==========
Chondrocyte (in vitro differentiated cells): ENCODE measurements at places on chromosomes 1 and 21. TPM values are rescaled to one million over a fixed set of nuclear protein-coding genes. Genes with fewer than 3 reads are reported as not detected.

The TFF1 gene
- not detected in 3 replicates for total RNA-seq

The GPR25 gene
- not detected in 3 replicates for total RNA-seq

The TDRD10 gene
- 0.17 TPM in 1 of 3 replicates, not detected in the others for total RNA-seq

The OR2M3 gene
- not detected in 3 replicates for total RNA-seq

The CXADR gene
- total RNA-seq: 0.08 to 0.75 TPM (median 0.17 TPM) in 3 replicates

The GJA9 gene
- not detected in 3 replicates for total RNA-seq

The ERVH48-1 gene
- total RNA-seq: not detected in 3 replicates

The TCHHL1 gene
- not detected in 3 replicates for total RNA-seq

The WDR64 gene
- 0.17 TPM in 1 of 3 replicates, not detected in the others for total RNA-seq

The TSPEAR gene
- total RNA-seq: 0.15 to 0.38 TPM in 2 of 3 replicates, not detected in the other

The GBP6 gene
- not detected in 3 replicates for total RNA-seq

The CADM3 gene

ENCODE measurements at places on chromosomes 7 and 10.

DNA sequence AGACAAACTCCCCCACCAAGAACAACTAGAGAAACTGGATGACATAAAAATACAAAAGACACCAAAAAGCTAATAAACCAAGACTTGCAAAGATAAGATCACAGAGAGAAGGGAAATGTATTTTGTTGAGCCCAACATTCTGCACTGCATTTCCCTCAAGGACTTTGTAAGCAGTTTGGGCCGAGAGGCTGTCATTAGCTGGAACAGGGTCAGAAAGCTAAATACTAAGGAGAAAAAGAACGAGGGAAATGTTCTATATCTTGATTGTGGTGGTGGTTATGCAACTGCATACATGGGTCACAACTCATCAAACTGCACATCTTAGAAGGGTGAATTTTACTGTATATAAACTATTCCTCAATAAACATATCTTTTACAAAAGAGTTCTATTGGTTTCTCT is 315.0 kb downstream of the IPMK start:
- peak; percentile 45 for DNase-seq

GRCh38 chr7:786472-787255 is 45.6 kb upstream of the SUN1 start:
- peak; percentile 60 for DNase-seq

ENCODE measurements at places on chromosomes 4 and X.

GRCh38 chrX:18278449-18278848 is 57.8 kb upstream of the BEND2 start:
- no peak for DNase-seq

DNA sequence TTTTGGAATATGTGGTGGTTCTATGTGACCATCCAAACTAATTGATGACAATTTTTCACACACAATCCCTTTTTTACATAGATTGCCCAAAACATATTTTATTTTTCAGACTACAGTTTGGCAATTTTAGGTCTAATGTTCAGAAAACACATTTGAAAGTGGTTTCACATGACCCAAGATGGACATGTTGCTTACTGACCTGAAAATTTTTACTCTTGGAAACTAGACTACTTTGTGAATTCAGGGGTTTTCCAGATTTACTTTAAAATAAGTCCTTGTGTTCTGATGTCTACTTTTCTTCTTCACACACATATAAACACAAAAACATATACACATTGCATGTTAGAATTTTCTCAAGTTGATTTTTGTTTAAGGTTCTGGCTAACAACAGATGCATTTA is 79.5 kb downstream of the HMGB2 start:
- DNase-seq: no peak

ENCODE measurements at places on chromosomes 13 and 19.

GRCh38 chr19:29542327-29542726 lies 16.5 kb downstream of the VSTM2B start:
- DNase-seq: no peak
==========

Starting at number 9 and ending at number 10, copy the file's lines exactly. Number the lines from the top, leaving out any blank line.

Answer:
- not detected in 3 replicates for total RNA-seq

The CXADR gene